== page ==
Posted on: April 3, 2020 at 1:57 pm
Last updated: April 3, 2020 at 2:54 pm

During hard times, people will rise up to help others and bring kindness to the world. These individuals make hardships almost worth it — look how much good we can do despite the pain! Yet there’s those that will bring us down: people who will take advantage of the situation or use it to inflict more hardship. Such a person entered Gerrity’s Supermarket in Pennsylvania on March 26 and coughed deliberately over the produce, meat, and baked goods.  

Advertisement

The small, family-owned supermarket chain has been bombarded with orders as the pandemic worsened. Like many other grocery stores, they struggled to keep basic items like toilet paper and chicken breasts in stock. Their employees are working overtime and are tasked with the additional job of frequently wiping down every surface with disinfectant wipes. [1]

Read: The Workers Who Face the Greatest Coronavirus Risk

Advertisement

Woman Deliberately Coughs in a Grocery Store

When the woman — who the police said is “a chronic problem in the community” — came in and coughed on purpose over the food, the store had to trash over $35,000 worth of food.  

Today was a very challenging day,” wrote co-owner Joe Fasula on the shop’s Facebook page. “While there is little doubt this woman was doing it as a very twisted prank, we will not take any chances with the health and well-being of our customers.”

When the employees realized the woman was coughing intentionally on food, they brought her outside and called the authorities and local health inspectors. The police plan to test her for the coronavirus although it doesn’t seem she has it. The woman has since been identified as 35 year old Margaret Cirko and she has been charged with making terreoristic threats [2].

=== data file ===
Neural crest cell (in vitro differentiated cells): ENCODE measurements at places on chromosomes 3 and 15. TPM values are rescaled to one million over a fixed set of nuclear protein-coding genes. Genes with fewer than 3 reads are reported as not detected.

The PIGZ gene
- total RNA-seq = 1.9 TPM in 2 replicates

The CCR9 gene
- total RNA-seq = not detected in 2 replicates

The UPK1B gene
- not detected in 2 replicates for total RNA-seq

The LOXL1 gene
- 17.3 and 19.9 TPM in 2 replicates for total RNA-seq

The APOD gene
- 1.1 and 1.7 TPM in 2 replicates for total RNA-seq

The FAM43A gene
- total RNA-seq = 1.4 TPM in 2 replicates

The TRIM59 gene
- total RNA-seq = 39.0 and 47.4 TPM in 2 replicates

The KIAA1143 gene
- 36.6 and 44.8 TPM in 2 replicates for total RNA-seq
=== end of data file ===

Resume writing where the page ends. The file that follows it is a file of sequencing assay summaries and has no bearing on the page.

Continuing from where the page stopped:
We had no choice but to throw out all of the products she came in contact with,” Fasula wrote. “Working closely with the Hanover Township health inspector, we identified every area that she was in, we disposed of the product and thoroughly cleaned and disinfected everything.” [3]

This waste of good food is appalling during the coronavirus pandemic when grocery store products are high-demand essentials. And grocery store workers are on the front lines, having no choice but to be in close proximity with people and potentially catch the coronavirus. In fact, some of them already have. A Trader Joe’s employee in Seattle came down with it, as did a worker in King Soopers in Denver and two from Fred Meyer: one in Portland, and one in Monroe, Washington. In New York, an employee tested positive from the Columbus Circle and Bryant Park Whole Foods locations, where thousands of people pass every day. The sad part is that this list is surely not limited to only these workers either. 

Advertisement

Supermarket workers are truly front liners in this pandemic. They can’t stay home like everyone else. They are essential. [4]

On Twitter, Fasula posted pictures of employers taking away carts of onions, potatoes, bell peppers, eggplants, and cucumber, destined for the dumpster. “It truly saddens us,” he wrote. “We are doing our best to provide everyone a safe environment & the items they need during this time including our seniors & those who are immunocompromised when there is already panic w/ supply & hoarding. To have to waste food due to this breaks our hearts![5]

Gerrity’s Supermarket took this unfortunate situation in stride, using it as an opportunity to test their protocols and be transparent about how much they are concerned for their customer’s safety. They have expressed their frustration for being unable to take orders from senior shoppers over the phone. Fasula’s wife and her friend have stepped in to ensure people who were in quarantine could still get their groceries.

Read: Coronavirus symptoms start slowly, then might worsen quickly

A New Trend: Deliberate Coughing

The incident at Gerrity’s Supermarket is an example of a new disgusting trend: people deliberately coughing on workers, food, or other shoppers. Those who do this could be charged as terrorists, according to the Justice Department in a memo to federal prosecutors, even the people who aren’t carrying the disease.